Selected issues on how the law responds to accidents.
|Paper title||Accidents and the Law|
|Teaching period(s)||Semester 2
Semester 2 (On campus)
|Domestic Tuition Fees (NZD)||$1,037.38|
|International Tuition Fees||Tuition Fees for international students are elsewhere on this website.|
- LAWS 488
- Limited to
- PGDipBHL, MBHL
- May not be credited together with LAWS474 passed in 2018-2019.
- More information link
- Teaching staff
Course readings via eReserve
- Graduate Attributes Emphasised
- Global perspective, Lifelong learning, Scholarship, Communication, Critical thinking,
Information literacy, Research, Self-motivation.
View more information about Otago's graduate attributes.
- Learning Outcomes
After completion of Accidents and the Law (LAWS 588), students will be able to:
- Demonstrate knowledge of New Zealand’s accident compensation scheme, including advanced understanding of select aspects of the scheme;
- Demonstrate knowledge of New Zealand’s workplace safety regime;
- Engage in informed critical analysis of the choices made by legislators and the courts in those two areas of law (accident compensation and workplace safety).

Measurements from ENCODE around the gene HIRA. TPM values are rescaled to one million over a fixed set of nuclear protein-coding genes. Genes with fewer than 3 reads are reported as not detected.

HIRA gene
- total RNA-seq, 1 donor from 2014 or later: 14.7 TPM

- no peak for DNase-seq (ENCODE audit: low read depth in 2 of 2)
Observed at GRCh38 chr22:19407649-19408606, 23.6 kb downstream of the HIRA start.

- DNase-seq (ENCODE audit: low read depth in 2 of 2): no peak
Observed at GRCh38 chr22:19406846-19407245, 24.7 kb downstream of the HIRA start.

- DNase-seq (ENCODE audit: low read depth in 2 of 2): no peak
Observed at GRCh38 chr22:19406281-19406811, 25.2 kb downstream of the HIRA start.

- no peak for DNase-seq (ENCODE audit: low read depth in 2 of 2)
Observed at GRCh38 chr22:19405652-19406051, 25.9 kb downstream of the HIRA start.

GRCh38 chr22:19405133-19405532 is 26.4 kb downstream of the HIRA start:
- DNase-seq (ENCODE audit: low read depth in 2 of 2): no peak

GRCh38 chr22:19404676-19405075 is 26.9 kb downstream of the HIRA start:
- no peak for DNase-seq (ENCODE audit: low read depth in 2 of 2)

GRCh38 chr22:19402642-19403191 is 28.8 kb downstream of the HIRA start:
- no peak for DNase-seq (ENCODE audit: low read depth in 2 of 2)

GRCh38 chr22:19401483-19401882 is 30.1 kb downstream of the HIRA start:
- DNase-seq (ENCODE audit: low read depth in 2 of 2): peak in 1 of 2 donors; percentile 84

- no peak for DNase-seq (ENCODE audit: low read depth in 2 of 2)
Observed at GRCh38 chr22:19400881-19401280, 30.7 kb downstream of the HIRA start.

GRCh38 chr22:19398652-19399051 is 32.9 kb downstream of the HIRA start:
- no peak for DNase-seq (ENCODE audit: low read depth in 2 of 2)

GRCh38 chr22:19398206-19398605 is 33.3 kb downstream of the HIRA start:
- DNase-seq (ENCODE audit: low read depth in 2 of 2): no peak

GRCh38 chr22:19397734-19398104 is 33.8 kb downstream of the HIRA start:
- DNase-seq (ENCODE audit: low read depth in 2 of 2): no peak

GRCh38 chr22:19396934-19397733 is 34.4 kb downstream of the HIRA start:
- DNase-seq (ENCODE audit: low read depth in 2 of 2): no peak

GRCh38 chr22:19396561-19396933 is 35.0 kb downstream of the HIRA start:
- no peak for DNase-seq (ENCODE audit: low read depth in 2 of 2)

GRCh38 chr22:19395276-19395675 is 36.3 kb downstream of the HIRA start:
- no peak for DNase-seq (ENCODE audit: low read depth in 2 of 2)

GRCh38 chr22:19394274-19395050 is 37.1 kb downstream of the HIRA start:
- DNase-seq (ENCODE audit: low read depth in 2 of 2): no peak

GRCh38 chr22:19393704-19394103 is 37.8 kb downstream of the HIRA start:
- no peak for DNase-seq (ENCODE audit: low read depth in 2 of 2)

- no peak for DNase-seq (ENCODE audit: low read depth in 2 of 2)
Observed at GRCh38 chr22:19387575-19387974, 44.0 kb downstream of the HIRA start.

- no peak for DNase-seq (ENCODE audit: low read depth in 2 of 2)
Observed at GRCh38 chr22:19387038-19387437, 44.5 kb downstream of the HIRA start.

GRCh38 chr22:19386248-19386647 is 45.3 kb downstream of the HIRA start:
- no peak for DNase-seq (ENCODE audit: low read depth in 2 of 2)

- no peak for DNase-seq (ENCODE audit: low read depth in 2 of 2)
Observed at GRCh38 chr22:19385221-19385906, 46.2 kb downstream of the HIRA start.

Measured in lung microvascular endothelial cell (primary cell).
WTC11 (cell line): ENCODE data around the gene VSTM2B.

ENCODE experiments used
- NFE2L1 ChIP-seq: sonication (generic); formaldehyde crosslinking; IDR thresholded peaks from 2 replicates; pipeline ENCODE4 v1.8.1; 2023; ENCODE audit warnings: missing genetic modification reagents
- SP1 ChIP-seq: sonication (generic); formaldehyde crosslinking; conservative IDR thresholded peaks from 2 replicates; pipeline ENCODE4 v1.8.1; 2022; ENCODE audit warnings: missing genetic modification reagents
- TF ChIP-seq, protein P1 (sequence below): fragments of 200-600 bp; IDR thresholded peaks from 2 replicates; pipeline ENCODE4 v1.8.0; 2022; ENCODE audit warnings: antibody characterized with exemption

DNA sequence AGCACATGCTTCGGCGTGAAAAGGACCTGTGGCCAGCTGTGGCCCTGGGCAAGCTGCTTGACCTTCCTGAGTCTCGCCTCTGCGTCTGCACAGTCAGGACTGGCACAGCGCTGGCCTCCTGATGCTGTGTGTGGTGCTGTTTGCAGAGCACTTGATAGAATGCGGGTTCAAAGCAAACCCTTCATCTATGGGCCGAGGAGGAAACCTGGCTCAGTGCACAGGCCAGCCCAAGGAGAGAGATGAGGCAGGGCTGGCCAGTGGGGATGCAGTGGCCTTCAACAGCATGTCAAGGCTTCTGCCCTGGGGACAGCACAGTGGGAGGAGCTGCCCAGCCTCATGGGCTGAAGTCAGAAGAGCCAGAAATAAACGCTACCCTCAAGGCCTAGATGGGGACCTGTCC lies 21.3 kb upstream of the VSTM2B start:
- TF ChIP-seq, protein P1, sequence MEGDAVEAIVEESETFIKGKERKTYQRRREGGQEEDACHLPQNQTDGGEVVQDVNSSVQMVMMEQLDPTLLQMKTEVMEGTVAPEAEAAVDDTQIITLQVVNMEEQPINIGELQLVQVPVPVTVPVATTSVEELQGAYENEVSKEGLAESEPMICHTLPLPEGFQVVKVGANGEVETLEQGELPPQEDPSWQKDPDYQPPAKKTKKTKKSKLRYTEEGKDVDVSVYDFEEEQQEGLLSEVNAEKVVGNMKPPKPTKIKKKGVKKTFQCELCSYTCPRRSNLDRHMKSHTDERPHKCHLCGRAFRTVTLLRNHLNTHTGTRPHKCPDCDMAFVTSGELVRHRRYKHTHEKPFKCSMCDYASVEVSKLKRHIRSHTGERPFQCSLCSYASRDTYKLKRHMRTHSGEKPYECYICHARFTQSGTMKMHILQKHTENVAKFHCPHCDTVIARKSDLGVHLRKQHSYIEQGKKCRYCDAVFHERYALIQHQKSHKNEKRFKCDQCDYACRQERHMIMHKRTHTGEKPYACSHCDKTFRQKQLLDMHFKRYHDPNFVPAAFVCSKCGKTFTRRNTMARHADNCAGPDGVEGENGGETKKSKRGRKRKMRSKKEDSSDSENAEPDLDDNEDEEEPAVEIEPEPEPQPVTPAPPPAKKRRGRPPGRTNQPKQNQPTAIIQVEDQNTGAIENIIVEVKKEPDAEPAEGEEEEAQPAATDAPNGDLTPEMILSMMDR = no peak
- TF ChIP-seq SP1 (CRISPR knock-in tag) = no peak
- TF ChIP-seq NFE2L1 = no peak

In addition, LAWS 588 will:
- Develop an interdisciplinary perspective and life-long learning within the MBHL/PGDipBHL courses by enabling students to learn about New Zealand law, and to learn new/further develop their skills of legal reasoning and critical thinking;
- Enable MBHL/PGDipBHL students to demonstrate advanced knowledge of NZ’s health law terrain in a specialist area by identifying the key principles that underpin the relevant regulatory regimes and develop their ability to critique and evaluate outcomes of this regime for individuals and society.
The compulsory independent research assignment (in addition to the final examination) seeks to make the requirements of this paper commensurate with post-graduate study. It requires students to plan and execute a significant piece of independent research. This will enable students to:
- develop the capacity to communicate information, arguments and analyses effectively (communication), whilst also applying specific skills in acquiring, organising, analysing, evaluating and presenting information, in particular recognising the increasing prominence of digital-based activity (informational literacy);
- cultivate the ability to evaluate the current law and the relationship between legal and normative standards through lectures, readings and assessment and encourages the students ability to analyse issues logically, to challenge conventional assumptions, and to consider different options and viewpoints (synthesise complex information and critically evaluate);
- extend students’ ability to conduct research by recognising when information is needed, and locating, retrieving, evaluating and using it effectively (display skills in research);
- foster the capacity for self-directed activity and the ability to work independently (self-motivation).